Doudou N’Diaye Rose, who has died at the age of 85, was a Senegalese master drummer, composer and band leader, whose speciality was the sabar drum – the key percussive element in Senegal’s mbalax rhythm, played with both a stick and hand, and popularised internationally during the 1980s, largely by Youssou N’Dour.
He was variously described as “the mathematician of rhythm” and a “one-man dynamo” for his energetic performance style: conducting huge drum ensembles he spun and gesticulated, colourfully dressed in billowing, brilliantly coloured robes that often expressed his patriotism. Although steeped in Senegalese traditions (he was from a line of griots, traditional musicians and storytellers), he was an innovator who in 1950 invented the gorong babas (a smaller, tapered drum with wooden tuning pegs driven into its sides).
“I knew that I was going to be a master drummer, whose job it is to direct processions,” he told fROOTS magazine in 2006. “In the old days, men carried drums on their shoulders… I noticed that the men were becoming a bit hunched and, since I am not strong, I knew that if I continued to do the same thing, I would become like them. I said ‘I must try to invent a new instrument.’”
His father was an accountant who discouraged him from becoming a musician, but N’Diaye went against his wishes and fell under the influence of local master drummer Mada Seck El Hajj, who passed his secrets on and encouraged Doudou to take his place. Doudou became determined to travel around Senegal to study “the very precise language of the drums”, as he put it, which were traditionally used as a kind of bush telegraph, conveying messages between villages. With this grounding he eventually expanded its vocabulary, developing hundreds of his own new rhythmic riffs.
Once N’Diaye’s career choice had become clear to his father, the two didn’t shake hands for seven years. He made a living as a plumber for a number of years, quitting that once he realised he could make far more money by using his talents as a drummer. After a performance with the French- American singer Josephine Baker, celebrating Senegalese independence in 1960, he became well known to Dakar audiences, a national figure, as well as the head of the Senegalese National Ballet, he founded his own Doudou N’Diaye Rose Orchestra during the 1970s. After this, he formed a close working affiliation with the Senegalese president Leopold Sedar Senghor, giving his career another boost.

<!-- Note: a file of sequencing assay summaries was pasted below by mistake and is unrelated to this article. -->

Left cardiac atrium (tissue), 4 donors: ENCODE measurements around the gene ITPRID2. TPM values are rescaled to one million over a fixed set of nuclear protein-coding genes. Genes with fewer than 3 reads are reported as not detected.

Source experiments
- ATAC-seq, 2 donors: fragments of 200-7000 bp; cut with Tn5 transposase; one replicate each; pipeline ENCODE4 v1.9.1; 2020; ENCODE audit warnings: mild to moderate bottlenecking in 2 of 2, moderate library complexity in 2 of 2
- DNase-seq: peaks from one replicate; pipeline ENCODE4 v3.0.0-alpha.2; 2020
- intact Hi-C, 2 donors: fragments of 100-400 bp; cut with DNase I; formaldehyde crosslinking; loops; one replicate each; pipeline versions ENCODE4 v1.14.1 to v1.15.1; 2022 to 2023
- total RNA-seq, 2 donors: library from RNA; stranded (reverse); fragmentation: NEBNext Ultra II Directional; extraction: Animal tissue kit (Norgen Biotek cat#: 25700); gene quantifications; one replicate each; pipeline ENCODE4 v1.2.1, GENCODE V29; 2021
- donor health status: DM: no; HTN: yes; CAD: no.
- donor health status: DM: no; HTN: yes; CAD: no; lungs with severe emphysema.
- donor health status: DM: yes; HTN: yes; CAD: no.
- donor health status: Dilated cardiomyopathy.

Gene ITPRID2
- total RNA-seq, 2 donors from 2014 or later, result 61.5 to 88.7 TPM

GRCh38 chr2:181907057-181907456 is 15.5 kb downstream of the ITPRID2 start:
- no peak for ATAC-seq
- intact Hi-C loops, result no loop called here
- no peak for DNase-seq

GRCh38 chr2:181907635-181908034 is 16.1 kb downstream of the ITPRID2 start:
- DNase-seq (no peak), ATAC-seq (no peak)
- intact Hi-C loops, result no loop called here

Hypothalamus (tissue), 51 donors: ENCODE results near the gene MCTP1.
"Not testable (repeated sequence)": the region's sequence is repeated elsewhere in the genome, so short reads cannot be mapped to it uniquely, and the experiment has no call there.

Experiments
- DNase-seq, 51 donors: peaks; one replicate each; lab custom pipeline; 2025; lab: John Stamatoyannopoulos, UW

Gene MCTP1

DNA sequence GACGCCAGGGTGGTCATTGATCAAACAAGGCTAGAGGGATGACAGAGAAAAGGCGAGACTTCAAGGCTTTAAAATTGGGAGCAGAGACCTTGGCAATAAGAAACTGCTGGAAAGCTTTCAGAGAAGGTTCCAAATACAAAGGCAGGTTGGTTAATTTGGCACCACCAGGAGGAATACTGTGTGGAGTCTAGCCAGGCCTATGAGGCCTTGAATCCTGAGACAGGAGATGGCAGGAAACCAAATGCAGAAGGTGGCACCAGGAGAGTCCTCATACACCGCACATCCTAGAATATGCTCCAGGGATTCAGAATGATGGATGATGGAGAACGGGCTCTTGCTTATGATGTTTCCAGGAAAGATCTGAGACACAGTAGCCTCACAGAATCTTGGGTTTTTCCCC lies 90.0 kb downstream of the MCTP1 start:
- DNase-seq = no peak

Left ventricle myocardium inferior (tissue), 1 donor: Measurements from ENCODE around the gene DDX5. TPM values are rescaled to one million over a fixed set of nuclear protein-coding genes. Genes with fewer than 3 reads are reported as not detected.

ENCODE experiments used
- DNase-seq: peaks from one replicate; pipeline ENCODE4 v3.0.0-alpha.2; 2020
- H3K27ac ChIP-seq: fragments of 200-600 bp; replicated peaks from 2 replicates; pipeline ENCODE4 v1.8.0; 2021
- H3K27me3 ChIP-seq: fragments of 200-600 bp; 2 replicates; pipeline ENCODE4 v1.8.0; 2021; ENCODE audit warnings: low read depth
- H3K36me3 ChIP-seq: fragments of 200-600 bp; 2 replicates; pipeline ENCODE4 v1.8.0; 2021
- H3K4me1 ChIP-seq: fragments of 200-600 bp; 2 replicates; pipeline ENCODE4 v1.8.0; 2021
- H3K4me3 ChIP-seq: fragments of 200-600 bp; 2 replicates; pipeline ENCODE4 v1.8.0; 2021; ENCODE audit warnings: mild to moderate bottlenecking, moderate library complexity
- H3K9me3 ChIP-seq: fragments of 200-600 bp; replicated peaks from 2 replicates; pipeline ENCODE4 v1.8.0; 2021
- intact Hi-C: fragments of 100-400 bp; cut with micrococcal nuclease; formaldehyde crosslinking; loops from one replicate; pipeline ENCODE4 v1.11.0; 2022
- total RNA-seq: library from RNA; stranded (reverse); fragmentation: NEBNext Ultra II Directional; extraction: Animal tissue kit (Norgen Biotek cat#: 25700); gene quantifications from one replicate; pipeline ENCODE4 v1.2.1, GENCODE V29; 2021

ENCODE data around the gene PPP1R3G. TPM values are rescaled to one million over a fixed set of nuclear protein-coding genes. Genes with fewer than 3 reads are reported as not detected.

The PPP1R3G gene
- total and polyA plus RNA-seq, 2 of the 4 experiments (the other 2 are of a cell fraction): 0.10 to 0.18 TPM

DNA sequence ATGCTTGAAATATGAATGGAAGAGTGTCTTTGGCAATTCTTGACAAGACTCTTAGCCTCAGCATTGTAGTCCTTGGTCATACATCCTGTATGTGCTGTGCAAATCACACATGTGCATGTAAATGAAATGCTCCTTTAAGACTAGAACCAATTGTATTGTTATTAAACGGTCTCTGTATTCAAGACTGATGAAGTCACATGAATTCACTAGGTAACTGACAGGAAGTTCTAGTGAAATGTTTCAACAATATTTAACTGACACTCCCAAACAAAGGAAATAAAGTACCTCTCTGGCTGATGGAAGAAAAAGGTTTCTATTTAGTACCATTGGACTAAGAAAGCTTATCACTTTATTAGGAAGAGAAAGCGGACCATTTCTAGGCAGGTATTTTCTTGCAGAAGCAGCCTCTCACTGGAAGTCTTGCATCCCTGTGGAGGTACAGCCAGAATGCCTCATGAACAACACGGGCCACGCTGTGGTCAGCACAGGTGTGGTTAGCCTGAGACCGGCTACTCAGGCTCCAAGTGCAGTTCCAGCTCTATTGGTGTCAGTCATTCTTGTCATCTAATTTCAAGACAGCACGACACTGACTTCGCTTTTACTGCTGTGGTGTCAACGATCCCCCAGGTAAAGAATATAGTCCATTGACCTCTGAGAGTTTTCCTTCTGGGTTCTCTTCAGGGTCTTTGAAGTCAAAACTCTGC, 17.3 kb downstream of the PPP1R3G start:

In 2006 he was designated a “Living Human Treasure” by Unesco for his work in perpetuating and expanding the music of Senegal. He took a progressive, open-minded approach to traditional music, encouraging women to play drums and eventually founding Rosettes, a group made up of his daughters and granddaughters. He also set up a school of percussion in his home town.
Once his international career took off he toured extensively with his group in Europe, the US and Japan and shared stages with the likes of Miles Davis, Japan’s Kodo Drummers, Dizzy Gillespie, the Rolling Stones and Peter Gabriel, whose Real World Label in 1994 released Djabote, the album he is best known for, although he also made a significant contribution to Alan Stivell’s 13th album, Again.
In a commemoration of his life and achievements on the Real World website, Gabriel wrote: “Doudou was an extraordinary musician and a delight to work with. He always struck me as a Yoda type of figure whose magic powers extended deep into the rhythmic arts. He would appear in various incarnations, in different family groupings, turning wonderful, complex rhythms into beautiful compositions.
“My favourite Doudou moment was seeing him perched at the top of a pyramid of Senegalese drummers in his dinner jacket, as part of Jean-Paul Goude’s Bicentenaire celebration along the Champs-Élysées, mustering all the pride and passion that he would always deliver”.
Mamadou N’Diaye Coumba Rose, musician: born Dakar, Senegal 28 July 1930; married four times (42 children); died Dakar 19 August 2015.Reuse content